While Walmart doesn’t offer something like the Target RedCard, which helps you instantly save 5% on all purchases, there are still some useful need-to-knows to help you get the best long-term value.
In this article, we’ll go over everything you need to know about buying Walmart sports cards, including when to buy, how to get the best deal, and how to buy them online.
Walmart has perhaps the widest selection of sports cards on the market, only matched by Target.
And, much like Target, Walmart sells so many cards that the major companies, Topps and Panini often work with Walmart to make exclusive cards and crossovers. “Walmart Prizm Mega Boxes,” for example, have pink cracked ice Prizms while the same boxes at Target have red ice.
Walmart has a wide selection of TGC cards too, for collectors who are looking for Pokemon, Magic: The Gathering, or other non-sports cards.
Walmart also has a selection of repack boxes, like this. These products have a good mix of packs from previous years, but if you’ve never bought them before, be cautioned and know that about half the packs are typically so old that they’re obsolete (and so stuck together that they might actually be bulletproof).
For example, a box that promises 8 packs of sealed football cards might have a couple of modern Leaf/Sage/Score packs, a 2022 Donruss pack, a 2019 Absolute pack, and then 4 packs of 1992 Upper Deck.
Walmart should have all the recent retail releases you’re looking for, although typically they come out a couple of weeks after the hobby product (same at Target or anywhere).
Occasionally, for whatever reason, old products that didn’t sell will occasionally resurface at Walmart, too (more than Target). I don’t know if the supplier misplaces the boxes or how it works, but I found some 2020 Donruss football at my Walmart just last week… and I’m writing this article if February 2023.
In the olden days (pre-2020 sports card boom), you could often wait on the brands you wanted to be discounted before scooping them up.
That’s right, friends: sports cards didn’t sell. I remember picking up quite a bit of 2018-19 Prizm basketball because it sat on the shelf for long enough that it got a rollback, from $19.99 to $14.99. That was pretty common for all brands.
That’s not the case now, although we could be headed back in that direction, especially with some of the less-desirable brands. Panini and Topps ramped up the production, and the result might mean lots of cards sitting on the shelf and going stagnant, only to be eventually discounted or scooped up for repacks like those mentioned above
Unfortunately, unlike Target’s RedCard, there’s no easy “hack” for getting the best deals at Walmart. That said, something to bear in mind in knowing what to buy.
If you’re making money on Walmart cards, it’s not about flipping as much as buying products to a) either keep sealed and hope they age well or b) boxes you intend to open and sell the hits.
Since these are retail boxes, the second option is risky, but since the boxes don’t cost too much, it can be fun.
The best bet for making money with Walmart sports cards is buying brands that prove to have some longevity and holding them to sell sealed in the future. What does that mean? To help get the ball rolling, here’s a guide to Top Football brands to invest in long-term.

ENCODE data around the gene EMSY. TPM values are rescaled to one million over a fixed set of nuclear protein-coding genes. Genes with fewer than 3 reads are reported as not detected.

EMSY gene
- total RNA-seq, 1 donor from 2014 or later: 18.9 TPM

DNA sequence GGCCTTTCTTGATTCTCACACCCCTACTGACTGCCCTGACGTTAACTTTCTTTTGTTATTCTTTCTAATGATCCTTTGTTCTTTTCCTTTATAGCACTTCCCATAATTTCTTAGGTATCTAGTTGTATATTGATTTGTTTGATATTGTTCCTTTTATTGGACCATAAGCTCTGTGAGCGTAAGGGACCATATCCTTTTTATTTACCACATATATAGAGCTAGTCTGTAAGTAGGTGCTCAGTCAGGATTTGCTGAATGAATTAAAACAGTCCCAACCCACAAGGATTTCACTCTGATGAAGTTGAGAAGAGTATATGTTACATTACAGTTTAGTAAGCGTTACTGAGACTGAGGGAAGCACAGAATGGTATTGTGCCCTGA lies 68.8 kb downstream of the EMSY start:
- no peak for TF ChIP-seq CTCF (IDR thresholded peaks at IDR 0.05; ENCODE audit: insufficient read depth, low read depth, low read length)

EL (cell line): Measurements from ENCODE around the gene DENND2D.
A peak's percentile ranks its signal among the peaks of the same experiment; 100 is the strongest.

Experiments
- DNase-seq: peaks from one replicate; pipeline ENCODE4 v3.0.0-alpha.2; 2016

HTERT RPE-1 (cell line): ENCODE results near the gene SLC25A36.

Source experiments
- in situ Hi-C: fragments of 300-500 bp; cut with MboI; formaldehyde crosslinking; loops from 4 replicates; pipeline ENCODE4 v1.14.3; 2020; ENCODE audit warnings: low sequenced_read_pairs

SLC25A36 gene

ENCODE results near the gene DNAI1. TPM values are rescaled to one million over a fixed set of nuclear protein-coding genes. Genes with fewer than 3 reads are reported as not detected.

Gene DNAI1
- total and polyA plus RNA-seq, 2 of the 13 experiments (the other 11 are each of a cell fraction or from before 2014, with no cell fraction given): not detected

Additionally, it’s good to know what form to buy. Many releases have Hangers, Blasters, Megas, and cello packs and there’s not a “one size fits all” answer. Depending on the release, watch breaks and listen to community chatter about the products to determine the best form for a long-term hold.
Walmart does not have nearly as nice of a sports card online marketplace as Target, which offers presells and more.
The one advantage you’ll find at Walmart, however, is a chance to buy older products that haven’t sold yet. The downside? They’re priced just like you’ll find them anywhere else. An Optic football box that hit the shelf at $30 is now $74.97.
Why? Because Walmart marketplace allows third-party sellers to list products as well, unlike Target, so you’re not buying most of these cards from Walmart itself, but rather a third party.
So, yes, it’s just like a slightly different version of eBay… just more sealed wax and fewer singles. Do with that what you will.
If you’re wondering how to figure out restock days for Walmart sports cards, you’re not alone. Unfortunately, though, it varies widely, at least when it comes to knowing the right day and time.
In short, Walmart cards are restocked at different times and days across the country. For me, I know it’s restocked most Wednesdays at about 11 AM. But for you? That’s probably not the case.
So how do you know? Just ask. Seriously, find a manager and ask them. If you’re polite (and don’t look like you’ll fight a man over a box of Optic), they’ll be forthcoming with helpful information.
If you want in on a big release, don’t be afraid to ask.
We hope this guide helps you save money on your Walmart sports cards plus secure some of your favorite releases.
What sports cards are you chasing at Walmart? Let us know on Twitter @card_lines and be sure to subscribe to our newsletter, which brings investment advice and industry news straight to your inbox twice a week.
The restock times of Walmart sports cards varies greatly by location. The best way to find out is to simply ask a Walmart manager.
Yes! And now that interest in cards as waned a bit over the last year, you should have an easier time finding cards than in years past.
In most Walmart locations, sports cards are located near the front registers in their own aisle.
No, you can no longer return sports cards at Walmart due to abuse from shoppers who would open them, reseal and then return.
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